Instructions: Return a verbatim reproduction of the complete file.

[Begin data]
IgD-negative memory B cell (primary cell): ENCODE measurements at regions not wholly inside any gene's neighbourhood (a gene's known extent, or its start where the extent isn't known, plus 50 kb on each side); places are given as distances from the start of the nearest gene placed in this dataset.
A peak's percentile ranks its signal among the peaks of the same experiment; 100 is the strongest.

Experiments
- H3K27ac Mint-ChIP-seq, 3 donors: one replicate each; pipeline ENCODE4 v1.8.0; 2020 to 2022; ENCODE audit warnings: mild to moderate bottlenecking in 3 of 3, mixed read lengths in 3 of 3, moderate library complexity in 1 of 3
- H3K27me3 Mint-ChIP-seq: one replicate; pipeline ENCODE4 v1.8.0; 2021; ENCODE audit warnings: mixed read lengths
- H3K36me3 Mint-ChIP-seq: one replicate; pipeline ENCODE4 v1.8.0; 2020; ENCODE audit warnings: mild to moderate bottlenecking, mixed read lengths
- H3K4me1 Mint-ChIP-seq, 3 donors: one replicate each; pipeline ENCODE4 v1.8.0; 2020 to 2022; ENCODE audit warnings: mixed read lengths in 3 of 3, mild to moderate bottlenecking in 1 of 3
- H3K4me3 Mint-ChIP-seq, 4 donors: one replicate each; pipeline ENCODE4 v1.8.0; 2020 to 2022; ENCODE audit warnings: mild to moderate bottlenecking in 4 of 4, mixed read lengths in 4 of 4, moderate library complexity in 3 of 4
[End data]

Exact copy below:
IgD-negative memory B cell (primary cell): ENCODE measurements at regions not wholly inside any gene's neighbourhood (a gene's known extent, or its start where the extent isn't known, plus 50 kb on each side); places are given as distances from the start of the nearest gene placed in this dataset.
A peak's percentile ranks its signal among the peaks of the same experiment; 100 is the strongest.

Experiments
- H3K27ac Mint-ChIP-seq, 3 donors: one replicate each; pipeline ENCODE4 v1.8.0; 2020 to 2022; ENCODE audit warnings: mild to moderate bottlenecking in 3 of 3, mixed read lengths in 3 of 3, moderate library complexity in 1 of 3
- H3K27me3 Mint-ChIP-seq: one replicate; pipeline ENCODE4 v1.8.0; 2021; ENCODE audit warnings: mixed read lengths
- H3K36me3 Mint-ChIP-seq: one replicate; pipeline ENCODE4 v1.8.0; 2020; ENCODE audit warnings: mild to moderate bottlenecking, mixed read lengths
- H3K4me1 Mint-ChIP-seq, 3 donors: one replicate each; pipeline ENCODE4 v1.8.0; 2020 to 2022; ENCODE audit warnings: mixed read lengths in 3 of 3, mild to moderate bottlenecking in 1 of 3
- H3K4me3 Mint-ChIP-seq, 4 donors: one replicate each; pipeline ENCODE4 v1.8.0; 2020 to 2022; ENCODE audit warnings: mild to moderate bottlenecking in 4 of 4, mixed read lengths in 4 of 4, moderate library complexity in 3 of 4